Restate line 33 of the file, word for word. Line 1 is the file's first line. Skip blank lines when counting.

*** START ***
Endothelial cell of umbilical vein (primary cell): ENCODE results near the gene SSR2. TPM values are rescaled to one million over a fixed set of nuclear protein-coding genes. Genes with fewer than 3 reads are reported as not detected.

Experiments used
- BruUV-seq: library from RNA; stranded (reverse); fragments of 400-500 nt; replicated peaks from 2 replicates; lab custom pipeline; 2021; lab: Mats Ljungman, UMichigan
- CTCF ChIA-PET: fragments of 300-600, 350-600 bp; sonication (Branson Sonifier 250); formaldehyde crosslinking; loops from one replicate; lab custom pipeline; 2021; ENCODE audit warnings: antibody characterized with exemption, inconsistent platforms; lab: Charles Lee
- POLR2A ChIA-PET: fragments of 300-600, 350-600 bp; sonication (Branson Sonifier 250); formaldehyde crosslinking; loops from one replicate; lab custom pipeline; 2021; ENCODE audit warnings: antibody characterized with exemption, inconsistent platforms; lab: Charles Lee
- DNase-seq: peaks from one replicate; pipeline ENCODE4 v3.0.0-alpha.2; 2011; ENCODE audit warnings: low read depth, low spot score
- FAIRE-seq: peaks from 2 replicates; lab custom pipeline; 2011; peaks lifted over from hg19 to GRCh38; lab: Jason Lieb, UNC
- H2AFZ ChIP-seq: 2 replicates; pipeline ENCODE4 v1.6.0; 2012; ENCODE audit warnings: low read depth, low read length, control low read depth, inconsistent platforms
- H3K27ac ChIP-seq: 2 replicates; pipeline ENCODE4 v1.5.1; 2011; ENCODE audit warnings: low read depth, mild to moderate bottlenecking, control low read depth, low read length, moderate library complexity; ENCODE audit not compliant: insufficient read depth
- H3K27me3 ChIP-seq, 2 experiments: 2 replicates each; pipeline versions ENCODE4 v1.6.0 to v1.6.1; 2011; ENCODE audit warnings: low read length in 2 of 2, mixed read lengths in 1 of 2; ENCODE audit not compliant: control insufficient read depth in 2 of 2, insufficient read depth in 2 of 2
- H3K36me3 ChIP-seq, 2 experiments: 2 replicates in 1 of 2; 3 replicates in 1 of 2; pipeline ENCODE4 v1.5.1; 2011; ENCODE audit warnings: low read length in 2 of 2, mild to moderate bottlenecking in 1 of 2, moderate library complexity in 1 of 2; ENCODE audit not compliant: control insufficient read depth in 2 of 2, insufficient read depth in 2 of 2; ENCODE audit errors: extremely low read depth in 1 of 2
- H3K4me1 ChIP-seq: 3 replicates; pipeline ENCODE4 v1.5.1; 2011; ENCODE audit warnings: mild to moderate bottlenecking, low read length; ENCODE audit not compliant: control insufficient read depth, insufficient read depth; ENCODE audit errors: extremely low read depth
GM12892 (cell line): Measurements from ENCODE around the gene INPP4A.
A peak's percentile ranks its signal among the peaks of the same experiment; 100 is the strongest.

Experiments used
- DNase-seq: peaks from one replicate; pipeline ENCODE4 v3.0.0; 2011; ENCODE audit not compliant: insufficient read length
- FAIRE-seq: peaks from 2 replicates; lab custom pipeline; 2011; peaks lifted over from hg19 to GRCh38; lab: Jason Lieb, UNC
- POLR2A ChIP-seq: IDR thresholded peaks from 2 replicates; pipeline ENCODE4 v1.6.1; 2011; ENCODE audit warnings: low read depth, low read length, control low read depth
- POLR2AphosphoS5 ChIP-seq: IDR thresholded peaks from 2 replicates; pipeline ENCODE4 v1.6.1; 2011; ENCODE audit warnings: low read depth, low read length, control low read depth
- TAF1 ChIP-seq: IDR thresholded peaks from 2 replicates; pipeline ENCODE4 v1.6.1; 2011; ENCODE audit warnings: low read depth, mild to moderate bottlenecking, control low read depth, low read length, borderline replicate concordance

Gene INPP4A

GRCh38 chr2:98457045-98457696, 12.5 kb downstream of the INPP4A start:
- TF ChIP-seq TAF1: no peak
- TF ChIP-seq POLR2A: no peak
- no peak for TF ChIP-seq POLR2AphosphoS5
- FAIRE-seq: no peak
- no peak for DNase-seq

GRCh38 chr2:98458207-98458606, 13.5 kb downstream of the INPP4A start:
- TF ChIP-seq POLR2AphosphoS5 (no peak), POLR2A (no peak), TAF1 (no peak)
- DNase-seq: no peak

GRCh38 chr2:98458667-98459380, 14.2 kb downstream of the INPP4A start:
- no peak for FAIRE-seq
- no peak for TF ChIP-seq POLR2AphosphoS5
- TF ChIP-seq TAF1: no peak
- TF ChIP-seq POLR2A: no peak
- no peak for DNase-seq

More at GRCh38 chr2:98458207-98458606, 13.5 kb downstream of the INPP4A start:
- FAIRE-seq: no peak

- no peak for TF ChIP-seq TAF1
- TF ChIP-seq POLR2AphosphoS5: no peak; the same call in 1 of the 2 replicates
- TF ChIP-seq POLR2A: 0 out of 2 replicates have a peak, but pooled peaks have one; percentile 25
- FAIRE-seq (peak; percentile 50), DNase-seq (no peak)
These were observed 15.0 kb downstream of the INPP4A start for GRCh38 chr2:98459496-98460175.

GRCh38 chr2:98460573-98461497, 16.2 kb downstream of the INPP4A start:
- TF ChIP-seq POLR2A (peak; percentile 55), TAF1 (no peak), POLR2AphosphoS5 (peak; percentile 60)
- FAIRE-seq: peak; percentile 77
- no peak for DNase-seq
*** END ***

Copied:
- no peak for TF ChIP-seq POLR2AphosphoS5